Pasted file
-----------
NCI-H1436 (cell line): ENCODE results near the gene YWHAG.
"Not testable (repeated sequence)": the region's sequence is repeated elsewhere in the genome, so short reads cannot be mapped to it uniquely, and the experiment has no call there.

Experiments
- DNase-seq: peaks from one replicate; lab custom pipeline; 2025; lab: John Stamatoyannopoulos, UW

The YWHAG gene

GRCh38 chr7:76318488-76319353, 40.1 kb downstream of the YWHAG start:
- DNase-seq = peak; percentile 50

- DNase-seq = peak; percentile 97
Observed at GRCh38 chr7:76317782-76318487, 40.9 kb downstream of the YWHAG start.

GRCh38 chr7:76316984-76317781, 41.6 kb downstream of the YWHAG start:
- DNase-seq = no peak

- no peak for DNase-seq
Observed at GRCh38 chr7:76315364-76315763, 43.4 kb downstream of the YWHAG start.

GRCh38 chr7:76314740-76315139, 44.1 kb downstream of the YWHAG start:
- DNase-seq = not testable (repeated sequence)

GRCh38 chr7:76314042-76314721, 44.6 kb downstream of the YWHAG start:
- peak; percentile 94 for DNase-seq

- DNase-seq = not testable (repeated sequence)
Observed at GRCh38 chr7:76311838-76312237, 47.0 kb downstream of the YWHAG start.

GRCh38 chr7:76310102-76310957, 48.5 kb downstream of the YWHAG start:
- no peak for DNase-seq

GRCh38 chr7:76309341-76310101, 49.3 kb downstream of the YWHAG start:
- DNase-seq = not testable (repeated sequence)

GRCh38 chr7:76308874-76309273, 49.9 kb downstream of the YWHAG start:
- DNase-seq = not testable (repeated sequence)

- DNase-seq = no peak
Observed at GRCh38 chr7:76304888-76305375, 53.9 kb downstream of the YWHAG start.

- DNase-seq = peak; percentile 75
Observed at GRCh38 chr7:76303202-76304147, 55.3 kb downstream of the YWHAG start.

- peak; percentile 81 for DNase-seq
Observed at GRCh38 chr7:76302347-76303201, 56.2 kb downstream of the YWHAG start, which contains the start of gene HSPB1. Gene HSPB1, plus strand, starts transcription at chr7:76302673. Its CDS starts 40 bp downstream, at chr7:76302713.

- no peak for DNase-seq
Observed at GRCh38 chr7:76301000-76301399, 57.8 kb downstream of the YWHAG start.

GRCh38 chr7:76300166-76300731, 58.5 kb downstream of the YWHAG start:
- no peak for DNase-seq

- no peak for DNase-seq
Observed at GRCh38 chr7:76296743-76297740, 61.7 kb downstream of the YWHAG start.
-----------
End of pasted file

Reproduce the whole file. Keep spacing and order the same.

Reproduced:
NCI-H1436 (cell line): ENCODE results near the gene YWHAG.
"Not testable (repeated sequence)": the region's sequence is repeated elsewhere in the genome, so short reads cannot be mapped to it uniquely, and the experiment has no call there.

Experiments
- DNase-seq: peaks from one replicate; lab custom pipeline; 2025; lab: John Stamatoyannopoulos, UW

The YWHAG gene

GRCh38 chr7:76318488-76319353, 40.1 kb downstream of the YWHAG start:
- DNase-seq = peak; percentile 50

- DNase-seq = peak; percentile 97
Observed at GRCh38 chr7:76317782-76318487, 40.9 kb downstream of the YWHAG start.

GRCh38 chr7:76316984-76317781, 41.6 kb downstream of the YWHAG start:
- DNase-seq = no peak

- no peak for DNase-seq
Observed at GRCh38 chr7:76315364-76315763, 43.4 kb downstream of the YWHAG start.

GRCh38 chr7:76314740-76315139, 44.1 kb downstream of the YWHAG start:
- DNase-seq = not testable (repeated sequence)

GRCh38 chr7:76314042-76314721, 44.6 kb downstream of the YWHAG start:
- peak; percentile 94 for DNase-seq

- DNase-seq = not testable (repeated sequence)
Observed at GRCh38 chr7:76311838-76312237, 47.0 kb downstream of the YWHAG start.

GRCh38 chr7:76310102-76310957, 48.5 kb downstream of the YWHAG start:
- no peak for DNase-seq

GRCh38 chr7:76309341-76310101, 49.3 kb downstream of the YWHAG start:
- DNase-seq = not testable (repeated sequence)

GRCh38 chr7:76308874-76309273, 49.9 kb downstream of the YWHAG start:
- DNase-seq = not testable (repeated sequence)

- DNase-seq = no peak
Observed at GRCh38 chr7:76304888-76305375, 53.9 kb downstream of the YWHAG start.

- DNase-seq = peak; percentile 75
Observed at GRCh38 chr7:76303202-76304147, 55.3 kb downstream of the YWHAG start.

- peak; percentile 81 for DNase-seq
Observed at GRCh38 chr7:76302347-76303201, 56.2 kb downstream of the YWHAG start, which contains the start of gene HSPB1. Gene HSPB1, plus strand, starts transcription at chr7:76302673. Its CDS starts 40 bp downstream, at chr7:76302713.

- no peak for DNase-seq
Observed at GRCh38 chr7:76301000-76301399, 57.8 kb downstream of the YWHAG start.

GRCh38 chr7:76300166-76300731, 58.5 kb downstream of the YWHAG start:
- no peak for DNase-seq

- no peak for DNase-seq
Observed at GRCh38 chr7:76296743-76297740, 61.7 kb downstream of the YWHAG start.